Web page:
Every year Apollo Sprayers, International, Inc., offers a gift certificate to the four winners in the Excellence in Finishing Division of the Design in Wood Exposition at the San Diego County Fair. John Darroch, our President and CEO is always honored to be asked to judge the extraordinary entries. Submissions are made by professionals, custom woodworkers and amateurs.
This year instead of giving a 1-3rd place award we broke it down into four categories. We gave a $250 gift certificate to each of the winners for their respective entries:
First prize winner in Contemporary Furniture William Bardick and John Darroch.
William Bardick’s prize winning chest.
Who or what inspires you most?
I could name all the great woodworkers that inspire me, I have many. They all have their particular style and I highly respect that about them all. The most important thing I've taken away from their work is to have a style or a groove, stay true to it and develop it and most importantly, have fun doing it, it will show. Nature and natural things really get my mind working, looking for unusual patterns, shapes and weird ideas, believe me, they are everywhere, you just have to slow down and look.
What is a common thread throughout your work?
I very much enjoy using texture in my work, a carved edge or a dimpled surface, something to get the light in the room to bounce off or play with it. I offer plenty of smooth and refined surfaces in a piece so a textured surface works well and can accentuate the piece overall. Another common thread my work shares would be plenty of gentle curves and radius, many of my pieces feature sliding tamboured doors and a curve is the perfect mechanical environment for a tamboured door.
What kind of work brings you the most satisfaction?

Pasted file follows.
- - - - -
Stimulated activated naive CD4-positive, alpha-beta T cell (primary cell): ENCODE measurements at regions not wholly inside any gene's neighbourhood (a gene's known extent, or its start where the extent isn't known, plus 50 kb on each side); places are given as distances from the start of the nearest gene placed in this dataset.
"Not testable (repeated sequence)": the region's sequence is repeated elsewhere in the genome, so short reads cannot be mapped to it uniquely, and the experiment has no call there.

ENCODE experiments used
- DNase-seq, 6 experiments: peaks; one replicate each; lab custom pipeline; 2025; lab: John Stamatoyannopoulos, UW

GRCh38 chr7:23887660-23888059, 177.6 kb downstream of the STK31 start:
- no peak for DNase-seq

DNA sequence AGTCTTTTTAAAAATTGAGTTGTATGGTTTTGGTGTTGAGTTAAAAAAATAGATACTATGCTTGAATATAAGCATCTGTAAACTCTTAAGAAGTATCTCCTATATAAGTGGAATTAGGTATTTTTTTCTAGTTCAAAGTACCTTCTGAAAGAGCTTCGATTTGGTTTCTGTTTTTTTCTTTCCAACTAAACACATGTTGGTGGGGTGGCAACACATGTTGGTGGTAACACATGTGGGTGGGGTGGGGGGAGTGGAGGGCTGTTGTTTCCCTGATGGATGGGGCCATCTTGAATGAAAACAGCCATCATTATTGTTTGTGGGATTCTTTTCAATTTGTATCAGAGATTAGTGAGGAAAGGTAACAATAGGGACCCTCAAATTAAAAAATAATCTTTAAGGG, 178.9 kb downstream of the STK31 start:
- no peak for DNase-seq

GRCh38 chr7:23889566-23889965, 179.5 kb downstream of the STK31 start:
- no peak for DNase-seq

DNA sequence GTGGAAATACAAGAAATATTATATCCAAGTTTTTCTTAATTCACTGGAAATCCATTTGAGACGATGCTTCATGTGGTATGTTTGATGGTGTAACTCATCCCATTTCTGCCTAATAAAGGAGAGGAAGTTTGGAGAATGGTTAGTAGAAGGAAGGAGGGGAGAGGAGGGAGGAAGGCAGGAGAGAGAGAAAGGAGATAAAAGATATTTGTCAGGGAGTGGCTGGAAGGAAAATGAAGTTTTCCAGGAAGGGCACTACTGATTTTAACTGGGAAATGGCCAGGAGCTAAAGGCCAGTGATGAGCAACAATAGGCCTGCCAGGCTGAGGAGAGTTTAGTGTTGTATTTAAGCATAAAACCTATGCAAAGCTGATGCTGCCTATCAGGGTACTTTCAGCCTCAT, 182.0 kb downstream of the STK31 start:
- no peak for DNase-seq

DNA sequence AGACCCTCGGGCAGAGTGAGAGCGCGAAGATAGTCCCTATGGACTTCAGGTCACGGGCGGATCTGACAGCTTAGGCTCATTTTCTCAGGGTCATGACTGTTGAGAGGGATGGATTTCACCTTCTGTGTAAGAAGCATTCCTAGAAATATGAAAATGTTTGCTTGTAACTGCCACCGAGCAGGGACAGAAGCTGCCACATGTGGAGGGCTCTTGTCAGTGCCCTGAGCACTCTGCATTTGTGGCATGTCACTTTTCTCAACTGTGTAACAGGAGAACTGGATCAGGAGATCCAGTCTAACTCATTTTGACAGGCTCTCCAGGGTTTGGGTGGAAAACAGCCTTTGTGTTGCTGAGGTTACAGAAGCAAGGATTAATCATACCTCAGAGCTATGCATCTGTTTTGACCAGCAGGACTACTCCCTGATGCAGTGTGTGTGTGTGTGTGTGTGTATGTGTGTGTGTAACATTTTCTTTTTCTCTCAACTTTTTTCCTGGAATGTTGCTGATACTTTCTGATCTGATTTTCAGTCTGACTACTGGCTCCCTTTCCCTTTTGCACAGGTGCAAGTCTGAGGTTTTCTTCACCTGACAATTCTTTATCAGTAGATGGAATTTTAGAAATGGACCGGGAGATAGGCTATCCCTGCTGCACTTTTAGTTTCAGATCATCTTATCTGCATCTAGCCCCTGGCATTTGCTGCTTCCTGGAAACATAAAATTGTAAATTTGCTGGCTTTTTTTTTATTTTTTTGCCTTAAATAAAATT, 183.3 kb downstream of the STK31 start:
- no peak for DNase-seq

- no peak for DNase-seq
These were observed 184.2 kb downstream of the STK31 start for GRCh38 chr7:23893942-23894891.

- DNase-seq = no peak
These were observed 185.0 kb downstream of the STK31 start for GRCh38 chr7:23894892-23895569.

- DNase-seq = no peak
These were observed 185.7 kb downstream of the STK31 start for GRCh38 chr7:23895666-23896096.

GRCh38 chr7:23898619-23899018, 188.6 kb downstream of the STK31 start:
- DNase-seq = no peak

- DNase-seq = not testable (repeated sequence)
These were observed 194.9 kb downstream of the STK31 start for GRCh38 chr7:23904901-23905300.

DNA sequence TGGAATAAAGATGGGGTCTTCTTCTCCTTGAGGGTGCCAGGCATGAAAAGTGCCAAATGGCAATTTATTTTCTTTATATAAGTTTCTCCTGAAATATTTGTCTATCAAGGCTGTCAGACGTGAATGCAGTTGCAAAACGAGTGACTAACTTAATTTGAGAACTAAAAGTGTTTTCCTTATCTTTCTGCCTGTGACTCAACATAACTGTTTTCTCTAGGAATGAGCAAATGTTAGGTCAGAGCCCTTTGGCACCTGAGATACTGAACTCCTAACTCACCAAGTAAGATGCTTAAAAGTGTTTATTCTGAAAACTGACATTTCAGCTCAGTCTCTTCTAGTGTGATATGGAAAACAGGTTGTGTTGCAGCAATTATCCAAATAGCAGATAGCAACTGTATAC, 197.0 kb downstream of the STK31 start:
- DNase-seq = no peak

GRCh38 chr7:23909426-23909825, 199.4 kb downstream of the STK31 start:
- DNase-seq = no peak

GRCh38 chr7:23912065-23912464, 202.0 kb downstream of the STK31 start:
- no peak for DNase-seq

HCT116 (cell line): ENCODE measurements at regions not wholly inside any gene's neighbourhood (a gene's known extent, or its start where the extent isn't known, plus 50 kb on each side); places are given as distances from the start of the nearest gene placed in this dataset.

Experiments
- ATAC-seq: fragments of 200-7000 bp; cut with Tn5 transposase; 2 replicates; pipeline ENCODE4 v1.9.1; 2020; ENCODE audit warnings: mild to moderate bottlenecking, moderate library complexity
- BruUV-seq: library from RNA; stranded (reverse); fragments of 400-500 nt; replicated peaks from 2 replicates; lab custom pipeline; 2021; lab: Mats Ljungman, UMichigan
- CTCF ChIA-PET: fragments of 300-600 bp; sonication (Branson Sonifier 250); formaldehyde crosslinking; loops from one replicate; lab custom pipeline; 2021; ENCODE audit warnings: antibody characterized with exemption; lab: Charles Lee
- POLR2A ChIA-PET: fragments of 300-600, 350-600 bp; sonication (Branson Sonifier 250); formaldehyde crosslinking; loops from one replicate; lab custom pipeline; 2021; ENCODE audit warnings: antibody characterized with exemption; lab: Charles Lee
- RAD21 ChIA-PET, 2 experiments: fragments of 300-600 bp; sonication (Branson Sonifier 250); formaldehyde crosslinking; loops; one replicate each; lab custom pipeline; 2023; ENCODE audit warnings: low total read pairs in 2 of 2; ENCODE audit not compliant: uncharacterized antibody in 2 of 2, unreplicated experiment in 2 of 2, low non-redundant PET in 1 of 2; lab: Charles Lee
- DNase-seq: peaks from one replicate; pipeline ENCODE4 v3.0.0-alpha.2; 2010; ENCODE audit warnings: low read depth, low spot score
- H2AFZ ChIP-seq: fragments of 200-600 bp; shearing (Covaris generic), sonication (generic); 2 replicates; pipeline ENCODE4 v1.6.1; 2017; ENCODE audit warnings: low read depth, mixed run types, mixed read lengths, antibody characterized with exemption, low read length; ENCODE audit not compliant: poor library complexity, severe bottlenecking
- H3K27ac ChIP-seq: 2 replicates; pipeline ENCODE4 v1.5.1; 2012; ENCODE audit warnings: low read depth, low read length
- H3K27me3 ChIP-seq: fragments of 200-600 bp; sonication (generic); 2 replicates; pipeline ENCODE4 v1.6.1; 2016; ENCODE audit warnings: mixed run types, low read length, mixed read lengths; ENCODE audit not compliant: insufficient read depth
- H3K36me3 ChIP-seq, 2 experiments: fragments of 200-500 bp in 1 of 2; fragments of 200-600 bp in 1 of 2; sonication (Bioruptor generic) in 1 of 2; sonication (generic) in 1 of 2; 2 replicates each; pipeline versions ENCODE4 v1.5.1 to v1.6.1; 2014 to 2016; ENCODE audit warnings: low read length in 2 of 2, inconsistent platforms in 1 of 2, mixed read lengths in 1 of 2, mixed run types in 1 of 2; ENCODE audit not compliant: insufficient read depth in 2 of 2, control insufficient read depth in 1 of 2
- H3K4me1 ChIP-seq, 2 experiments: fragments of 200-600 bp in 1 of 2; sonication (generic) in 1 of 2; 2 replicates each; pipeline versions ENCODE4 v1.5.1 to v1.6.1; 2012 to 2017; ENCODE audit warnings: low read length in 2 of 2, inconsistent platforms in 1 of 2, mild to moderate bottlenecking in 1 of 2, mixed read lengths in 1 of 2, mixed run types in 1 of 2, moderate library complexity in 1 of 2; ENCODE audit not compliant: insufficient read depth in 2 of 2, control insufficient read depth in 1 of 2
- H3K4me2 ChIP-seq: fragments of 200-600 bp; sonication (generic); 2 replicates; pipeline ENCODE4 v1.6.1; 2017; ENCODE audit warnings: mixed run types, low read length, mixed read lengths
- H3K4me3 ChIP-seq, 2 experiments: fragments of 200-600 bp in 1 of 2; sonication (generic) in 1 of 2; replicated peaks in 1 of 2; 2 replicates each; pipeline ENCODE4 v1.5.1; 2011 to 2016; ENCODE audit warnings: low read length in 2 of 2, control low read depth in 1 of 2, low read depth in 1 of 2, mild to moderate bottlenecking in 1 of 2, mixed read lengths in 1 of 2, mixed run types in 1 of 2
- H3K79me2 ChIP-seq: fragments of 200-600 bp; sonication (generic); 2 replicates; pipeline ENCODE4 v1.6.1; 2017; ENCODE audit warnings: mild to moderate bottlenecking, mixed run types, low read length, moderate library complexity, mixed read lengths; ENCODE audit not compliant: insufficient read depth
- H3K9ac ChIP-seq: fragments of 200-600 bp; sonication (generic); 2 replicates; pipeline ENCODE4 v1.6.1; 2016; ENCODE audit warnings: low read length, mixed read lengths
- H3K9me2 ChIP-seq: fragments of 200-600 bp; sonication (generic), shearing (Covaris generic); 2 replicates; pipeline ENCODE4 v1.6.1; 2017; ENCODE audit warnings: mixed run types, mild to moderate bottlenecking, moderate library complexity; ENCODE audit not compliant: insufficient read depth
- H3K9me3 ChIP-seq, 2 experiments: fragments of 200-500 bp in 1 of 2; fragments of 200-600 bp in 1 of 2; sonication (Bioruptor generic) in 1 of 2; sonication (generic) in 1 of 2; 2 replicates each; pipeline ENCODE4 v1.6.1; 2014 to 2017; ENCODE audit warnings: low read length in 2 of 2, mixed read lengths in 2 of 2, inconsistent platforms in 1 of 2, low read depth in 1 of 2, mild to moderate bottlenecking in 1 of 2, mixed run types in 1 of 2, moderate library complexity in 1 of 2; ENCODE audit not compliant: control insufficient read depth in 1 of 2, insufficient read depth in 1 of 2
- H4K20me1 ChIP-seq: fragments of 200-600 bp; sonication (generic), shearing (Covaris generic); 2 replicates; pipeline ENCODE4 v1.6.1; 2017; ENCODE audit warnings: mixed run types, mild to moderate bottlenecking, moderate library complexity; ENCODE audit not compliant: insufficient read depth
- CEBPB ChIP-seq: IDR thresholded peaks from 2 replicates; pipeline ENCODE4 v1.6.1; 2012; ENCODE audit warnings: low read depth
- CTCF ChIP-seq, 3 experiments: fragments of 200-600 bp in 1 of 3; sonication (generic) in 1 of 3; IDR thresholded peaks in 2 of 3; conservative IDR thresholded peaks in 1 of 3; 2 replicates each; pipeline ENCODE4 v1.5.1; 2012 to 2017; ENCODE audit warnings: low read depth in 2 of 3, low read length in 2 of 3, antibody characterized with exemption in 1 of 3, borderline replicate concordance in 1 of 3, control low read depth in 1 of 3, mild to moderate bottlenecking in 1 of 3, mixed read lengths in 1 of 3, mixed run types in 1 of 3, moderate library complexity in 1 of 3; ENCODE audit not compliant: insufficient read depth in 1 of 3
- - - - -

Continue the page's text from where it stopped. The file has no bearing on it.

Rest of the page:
I love commissioned work, it really pays the bills, however, the most satisfaction I get is fabricating speculation pieces or a furniture design that has been floating around in my head for a period of time. This is the kind of furniture where you can really let it rip, pull out all the stops because there is no restraint on time. I recently spoke with a woodworking friend of mine and he mentioned he had been working on a fabulous Sushi Table on and off for about 7 years, how about that!
The image on the tambour doors came from a crazed pattern
at the bottom of Bill’s favorite coffee cup.
How do you start a piece?
A commissioned piece starts with a casual meeting with the client and we start batting ideas around, this may take some time. I prefer doing spec. pieces because all of that process never occurs, I've already almost figured out the entire piece well before any wood touches the saw. Actually, there is a fair amount of sawdust created before I start, in the way of prototypes of certain elements of the piece, or the entire piece. This is very helpful for me in determining proper proportions and functionality. I'm a big fan of preparation and planing in the form of sketches, leading to detailed shop drawings and even full scale drawings on full 4X8 sheets of MDF.